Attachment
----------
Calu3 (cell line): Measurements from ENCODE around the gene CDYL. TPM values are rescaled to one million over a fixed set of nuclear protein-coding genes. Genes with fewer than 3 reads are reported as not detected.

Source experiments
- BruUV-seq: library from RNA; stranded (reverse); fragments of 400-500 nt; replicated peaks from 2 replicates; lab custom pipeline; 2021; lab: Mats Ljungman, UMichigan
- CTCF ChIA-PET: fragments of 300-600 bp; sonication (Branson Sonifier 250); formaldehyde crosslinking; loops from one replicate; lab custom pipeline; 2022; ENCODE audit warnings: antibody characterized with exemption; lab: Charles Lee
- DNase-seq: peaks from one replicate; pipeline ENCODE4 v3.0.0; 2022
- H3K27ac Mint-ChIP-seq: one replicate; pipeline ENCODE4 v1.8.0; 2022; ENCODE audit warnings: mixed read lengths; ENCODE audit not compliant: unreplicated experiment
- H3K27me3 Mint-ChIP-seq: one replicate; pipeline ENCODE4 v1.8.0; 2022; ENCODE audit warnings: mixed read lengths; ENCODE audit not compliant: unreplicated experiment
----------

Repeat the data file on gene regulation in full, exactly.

Calu3 (cell line): Measurements from ENCODE around the gene CDYL. TPM values are rescaled to one million over a fixed set of nuclear protein-coding genes. Genes with fewer than 3 reads are reported as not detected.

Source experiments
- BruUV-seq: library from RNA; stranded (reverse); fragments of 400-500 nt; replicated peaks from 2 replicates; lab custom pipeline; 2021; lab: Mats Ljungman, UMichigan
- CTCF ChIA-PET: fragments of 300-600 bp; sonication (Branson Sonifier 250); formaldehyde crosslinking; loops from one replicate; lab custom pipeline; 2022; ENCODE audit warnings: antibody characterized with exemption; lab: Charles Lee
- DNase-seq: peaks from one replicate; pipeline ENCODE4 v3.0.0; 2022
- H3K27ac Mint-ChIP-seq: one replicate; pipeline ENCODE4 v1.8.0; 2022; ENCODE audit warnings: mixed read lengths; ENCODE audit not compliant: unreplicated experiment
- H3K27me3 Mint-ChIP-seq: one replicate; pipeline ENCODE4 v1.8.0; 2022; ENCODE audit warnings: mixed read lengths; ENCODE audit not compliant: unreplicated experiment